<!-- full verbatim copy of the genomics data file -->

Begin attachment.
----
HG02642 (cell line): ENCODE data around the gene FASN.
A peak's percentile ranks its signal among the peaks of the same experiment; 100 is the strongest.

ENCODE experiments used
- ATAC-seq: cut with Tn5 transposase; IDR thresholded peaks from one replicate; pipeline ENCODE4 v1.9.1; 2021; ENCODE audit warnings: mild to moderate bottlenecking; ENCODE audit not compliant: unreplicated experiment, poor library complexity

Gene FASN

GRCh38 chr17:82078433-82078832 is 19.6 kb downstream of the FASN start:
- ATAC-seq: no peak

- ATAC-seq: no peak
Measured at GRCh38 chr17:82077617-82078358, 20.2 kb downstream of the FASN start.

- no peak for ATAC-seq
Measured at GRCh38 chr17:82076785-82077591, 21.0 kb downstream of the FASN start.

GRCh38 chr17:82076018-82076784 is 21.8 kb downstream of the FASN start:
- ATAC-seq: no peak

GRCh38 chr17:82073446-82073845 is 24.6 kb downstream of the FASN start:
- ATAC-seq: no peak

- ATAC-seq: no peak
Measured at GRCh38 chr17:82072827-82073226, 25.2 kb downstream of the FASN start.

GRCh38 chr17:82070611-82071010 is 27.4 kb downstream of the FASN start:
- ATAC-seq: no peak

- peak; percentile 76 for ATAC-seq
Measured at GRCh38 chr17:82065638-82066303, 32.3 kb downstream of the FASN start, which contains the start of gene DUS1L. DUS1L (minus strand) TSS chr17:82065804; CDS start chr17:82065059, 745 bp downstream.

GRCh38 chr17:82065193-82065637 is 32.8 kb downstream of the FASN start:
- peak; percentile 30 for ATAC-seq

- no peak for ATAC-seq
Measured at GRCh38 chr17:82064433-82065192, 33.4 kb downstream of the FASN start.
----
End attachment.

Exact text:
HG02642 (cell line): ENCODE data around the gene FASN.
A peak's percentile ranks its signal among the peaks of the same experiment; 100 is the strongest.

ENCODE experiments used
- ATAC-seq: cut with Tn5 transposase; IDR thresholded peaks from one replicate; pipeline ENCODE4 v1.9.1; 2021; ENCODE audit warnings: mild to moderate bottlenecking; ENCODE audit not compliant: unreplicated experiment, poor library complexity

Gene FASN

GRCh38 chr17:82078433-82078832 is 19.6 kb downstream of the FASN start:
- ATAC-seq: no peak

- ATAC-seq: no peak
Measured at GRCh38 chr17:82077617-82078358, 20.2 kb downstream of the FASN start.

- no peak for ATAC-seq
Measured at GRCh38 chr17:82076785-82077591, 21.0 kb downstream of the FASN start.

GRCh38 chr17:82076018-82076784 is 21.8 kb downstream of the FASN start:
- ATAC-seq: no peak

GRCh38 chr17:82073446-82073845 is 24.6 kb downstream of the FASN start:
- ATAC-seq: no peak

- ATAC-seq: no peak
Measured at GRCh38 chr17:82072827-82073226, 25.2 kb downstream of the FASN start.

GRCh38 chr17:82070611-82071010 is 27.4 kb downstream of the FASN start:
- ATAC-seq: no peak

- peak; percentile 76 for ATAC-seq
Measured at GRCh38 chr17:82065638-82066303, 32.3 kb downstream of the FASN start, which contains the start of gene DUS1L. DUS1L (minus strand) TSS chr17:82065804; CDS start chr17:82065059, 745 bp downstream.

GRCh38 chr17:82065193-82065637 is 32.8 kb downstream of the FASN start:
- peak; percentile 30 for ATAC-seq

- no peak for ATAC-seq
Measured at GRCh38 chr17:82064433-82065192, 33.4 kb downstream of the FASN start.